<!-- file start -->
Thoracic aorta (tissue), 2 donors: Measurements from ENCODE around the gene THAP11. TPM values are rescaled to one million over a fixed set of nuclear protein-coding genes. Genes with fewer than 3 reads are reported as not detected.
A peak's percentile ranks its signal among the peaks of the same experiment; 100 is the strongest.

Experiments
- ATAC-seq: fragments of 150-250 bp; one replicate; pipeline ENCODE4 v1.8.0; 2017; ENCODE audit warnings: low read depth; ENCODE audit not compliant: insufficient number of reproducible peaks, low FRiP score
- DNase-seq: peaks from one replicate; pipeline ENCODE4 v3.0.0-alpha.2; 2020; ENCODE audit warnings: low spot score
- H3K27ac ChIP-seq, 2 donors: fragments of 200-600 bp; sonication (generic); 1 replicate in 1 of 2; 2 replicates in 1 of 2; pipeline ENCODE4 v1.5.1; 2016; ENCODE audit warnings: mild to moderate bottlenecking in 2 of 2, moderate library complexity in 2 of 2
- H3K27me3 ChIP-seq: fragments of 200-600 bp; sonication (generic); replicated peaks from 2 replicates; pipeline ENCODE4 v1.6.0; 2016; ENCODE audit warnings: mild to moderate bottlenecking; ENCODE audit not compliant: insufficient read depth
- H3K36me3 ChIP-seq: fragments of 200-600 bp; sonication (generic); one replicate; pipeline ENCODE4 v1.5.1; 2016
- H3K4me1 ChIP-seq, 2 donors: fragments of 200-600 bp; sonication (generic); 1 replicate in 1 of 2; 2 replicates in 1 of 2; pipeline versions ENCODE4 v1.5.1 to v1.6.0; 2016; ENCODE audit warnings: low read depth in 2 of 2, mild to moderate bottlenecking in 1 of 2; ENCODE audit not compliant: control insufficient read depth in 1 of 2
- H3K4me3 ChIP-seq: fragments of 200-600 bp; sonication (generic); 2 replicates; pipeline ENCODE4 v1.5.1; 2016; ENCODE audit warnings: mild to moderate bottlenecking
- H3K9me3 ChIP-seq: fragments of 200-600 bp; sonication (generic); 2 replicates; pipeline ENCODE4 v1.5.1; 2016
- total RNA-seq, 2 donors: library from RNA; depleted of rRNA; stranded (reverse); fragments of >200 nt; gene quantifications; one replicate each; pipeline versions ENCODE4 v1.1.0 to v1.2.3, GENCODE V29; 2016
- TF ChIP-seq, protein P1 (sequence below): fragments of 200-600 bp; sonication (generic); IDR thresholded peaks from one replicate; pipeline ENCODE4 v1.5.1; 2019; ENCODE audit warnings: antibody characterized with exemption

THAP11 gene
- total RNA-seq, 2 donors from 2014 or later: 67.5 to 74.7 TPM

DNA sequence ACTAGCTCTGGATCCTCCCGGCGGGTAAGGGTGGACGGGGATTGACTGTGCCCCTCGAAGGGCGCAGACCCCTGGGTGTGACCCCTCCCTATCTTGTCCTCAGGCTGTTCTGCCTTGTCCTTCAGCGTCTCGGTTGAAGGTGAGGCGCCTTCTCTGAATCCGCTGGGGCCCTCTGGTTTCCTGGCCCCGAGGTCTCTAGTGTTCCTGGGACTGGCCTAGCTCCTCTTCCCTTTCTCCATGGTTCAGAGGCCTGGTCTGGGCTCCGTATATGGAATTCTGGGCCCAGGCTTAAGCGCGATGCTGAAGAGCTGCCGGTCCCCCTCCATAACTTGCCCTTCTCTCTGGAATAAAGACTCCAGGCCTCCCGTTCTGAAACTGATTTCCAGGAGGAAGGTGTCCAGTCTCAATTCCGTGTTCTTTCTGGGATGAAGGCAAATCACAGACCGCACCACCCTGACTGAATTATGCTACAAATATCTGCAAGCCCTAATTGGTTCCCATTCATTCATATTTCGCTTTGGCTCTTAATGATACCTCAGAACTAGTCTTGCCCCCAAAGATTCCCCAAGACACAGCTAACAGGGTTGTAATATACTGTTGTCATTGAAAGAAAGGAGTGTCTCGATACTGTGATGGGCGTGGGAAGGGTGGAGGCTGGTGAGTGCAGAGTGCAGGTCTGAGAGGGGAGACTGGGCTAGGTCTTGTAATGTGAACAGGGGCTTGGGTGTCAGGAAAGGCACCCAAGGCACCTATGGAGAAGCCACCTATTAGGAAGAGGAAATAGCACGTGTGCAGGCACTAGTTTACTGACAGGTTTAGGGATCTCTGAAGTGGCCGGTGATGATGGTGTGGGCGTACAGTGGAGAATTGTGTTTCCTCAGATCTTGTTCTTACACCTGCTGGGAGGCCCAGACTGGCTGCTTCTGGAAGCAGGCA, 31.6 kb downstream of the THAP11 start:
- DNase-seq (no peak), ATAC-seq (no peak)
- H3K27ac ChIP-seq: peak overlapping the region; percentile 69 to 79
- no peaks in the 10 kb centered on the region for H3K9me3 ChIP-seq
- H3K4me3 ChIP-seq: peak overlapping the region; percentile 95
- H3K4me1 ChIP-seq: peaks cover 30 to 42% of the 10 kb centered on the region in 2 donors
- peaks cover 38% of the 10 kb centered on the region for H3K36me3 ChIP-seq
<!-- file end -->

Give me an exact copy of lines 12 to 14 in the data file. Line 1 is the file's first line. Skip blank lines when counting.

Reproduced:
- total RNA-seq, 2 donors: library from RNA; depleted of rRNA; stranded (reverse); fragments of >200 nt; gene quantifications; one replicate each; pipeline versions ENCODE4 v1.1.0 to v1.2.3, GENCODE V29; 2016
- TF ChIP-seq, protein P1 (sequence below): fragments of 200-600 bp; sonication (generic); IDR thresholded peaks from one replicate; pipeline ENCODE4 v1.5.1; 2019; ENCODE audit warnings: antibody characterized with exemption

THAP11 gene